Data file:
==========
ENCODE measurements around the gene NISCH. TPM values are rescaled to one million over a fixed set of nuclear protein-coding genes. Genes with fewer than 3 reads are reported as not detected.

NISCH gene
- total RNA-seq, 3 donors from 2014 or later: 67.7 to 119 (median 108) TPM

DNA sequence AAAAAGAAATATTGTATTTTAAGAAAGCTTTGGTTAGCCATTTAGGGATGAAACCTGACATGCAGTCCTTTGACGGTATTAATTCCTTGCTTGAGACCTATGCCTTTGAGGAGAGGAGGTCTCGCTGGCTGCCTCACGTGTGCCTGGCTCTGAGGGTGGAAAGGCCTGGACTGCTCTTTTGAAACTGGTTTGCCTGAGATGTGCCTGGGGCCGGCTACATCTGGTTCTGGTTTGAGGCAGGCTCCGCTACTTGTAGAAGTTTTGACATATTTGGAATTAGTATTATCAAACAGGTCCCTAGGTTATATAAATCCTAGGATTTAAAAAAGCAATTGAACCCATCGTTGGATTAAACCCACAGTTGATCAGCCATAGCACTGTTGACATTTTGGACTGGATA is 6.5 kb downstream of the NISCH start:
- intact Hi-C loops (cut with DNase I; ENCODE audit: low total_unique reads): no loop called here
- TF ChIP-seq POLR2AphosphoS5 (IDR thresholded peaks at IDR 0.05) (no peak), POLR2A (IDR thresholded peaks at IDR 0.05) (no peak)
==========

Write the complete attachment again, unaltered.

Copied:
ENCODE measurements around the gene NISCH. TPM values are rescaled to one million over a fixed set of nuclear protein-coding genes. Genes with fewer than 3 reads are reported as not detected.

NISCH gene
- total RNA-seq, 3 donors from 2014 or later: 67.7 to 119 (median 108) TPM

DNA sequence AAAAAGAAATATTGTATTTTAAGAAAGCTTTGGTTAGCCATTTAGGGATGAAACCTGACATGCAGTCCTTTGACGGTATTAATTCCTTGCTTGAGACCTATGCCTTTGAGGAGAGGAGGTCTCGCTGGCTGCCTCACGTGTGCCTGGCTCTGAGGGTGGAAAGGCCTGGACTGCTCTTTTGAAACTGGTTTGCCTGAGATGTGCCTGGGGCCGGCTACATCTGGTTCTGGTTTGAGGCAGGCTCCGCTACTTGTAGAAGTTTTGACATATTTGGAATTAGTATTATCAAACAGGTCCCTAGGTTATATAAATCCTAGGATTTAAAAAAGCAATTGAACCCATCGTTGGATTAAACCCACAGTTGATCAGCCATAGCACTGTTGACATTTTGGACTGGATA is 6.5 kb downstream of the NISCH start:
- intact Hi-C loops (cut with DNase I; ENCODE audit: low total_unique reads): no loop called here
- TF ChIP-seq POLR2AphosphoS5 (IDR thresholded peaks at IDR 0.05) (no peak), POLR2A (IDR thresholded peaks at IDR 0.05) (no peak)